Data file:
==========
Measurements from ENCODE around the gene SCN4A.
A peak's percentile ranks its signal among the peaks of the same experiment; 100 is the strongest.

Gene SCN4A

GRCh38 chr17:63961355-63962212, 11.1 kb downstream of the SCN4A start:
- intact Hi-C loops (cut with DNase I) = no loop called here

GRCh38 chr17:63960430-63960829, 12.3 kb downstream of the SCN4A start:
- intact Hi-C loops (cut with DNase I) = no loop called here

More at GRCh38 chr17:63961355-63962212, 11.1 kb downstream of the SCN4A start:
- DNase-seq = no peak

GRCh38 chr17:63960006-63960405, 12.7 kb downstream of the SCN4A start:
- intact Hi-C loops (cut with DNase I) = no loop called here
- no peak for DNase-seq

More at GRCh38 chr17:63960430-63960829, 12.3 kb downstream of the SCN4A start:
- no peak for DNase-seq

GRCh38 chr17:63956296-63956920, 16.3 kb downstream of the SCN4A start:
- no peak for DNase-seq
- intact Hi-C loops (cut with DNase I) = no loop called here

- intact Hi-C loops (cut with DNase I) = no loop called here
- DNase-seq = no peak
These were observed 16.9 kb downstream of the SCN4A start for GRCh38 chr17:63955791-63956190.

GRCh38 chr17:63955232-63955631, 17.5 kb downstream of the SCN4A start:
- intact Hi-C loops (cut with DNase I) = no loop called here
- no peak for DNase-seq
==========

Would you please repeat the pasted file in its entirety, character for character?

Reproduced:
Measurements from ENCODE around the gene SCN4A.
A peak's percentile ranks its signal among the peaks of the same experiment; 100 is the strongest.

Gene SCN4A

GRCh38 chr17:63961355-63962212, 11.1 kb downstream of the SCN4A start:
- intact Hi-C loops (cut with DNase I) = no loop called here

GRCh38 chr17:63960430-63960829, 12.3 kb downstream of the SCN4A start:
- intact Hi-C loops (cut with DNase I) = no loop called here

More at GRCh38 chr17:63961355-63962212, 11.1 kb downstream of the SCN4A start:
- DNase-seq = no peak

GRCh38 chr17:63960006-63960405, 12.7 kb downstream of the SCN4A start:
- intact Hi-C loops (cut with DNase I) = no loop called here
- no peak for DNase-seq

More at GRCh38 chr17:63960430-63960829, 12.3 kb downstream of the SCN4A start:
- no peak for DNase-seq

GRCh38 chr17:63956296-63956920, 16.3 kb downstream of the SCN4A start:
- no peak for DNase-seq
- intact Hi-C loops (cut with DNase I) = no loop called here

- intact Hi-C loops (cut with DNase I) = no loop called here
- DNase-seq = no peak
These were observed 16.9 kb downstream of the SCN4A start for GRCh38 chr17:63955791-63956190.

GRCh38 chr17:63955232-63955631, 17.5 kb downstream of the SCN4A start:
- intact Hi-C loops (cut with DNase I) = no loop called here
- no peak for DNase-seq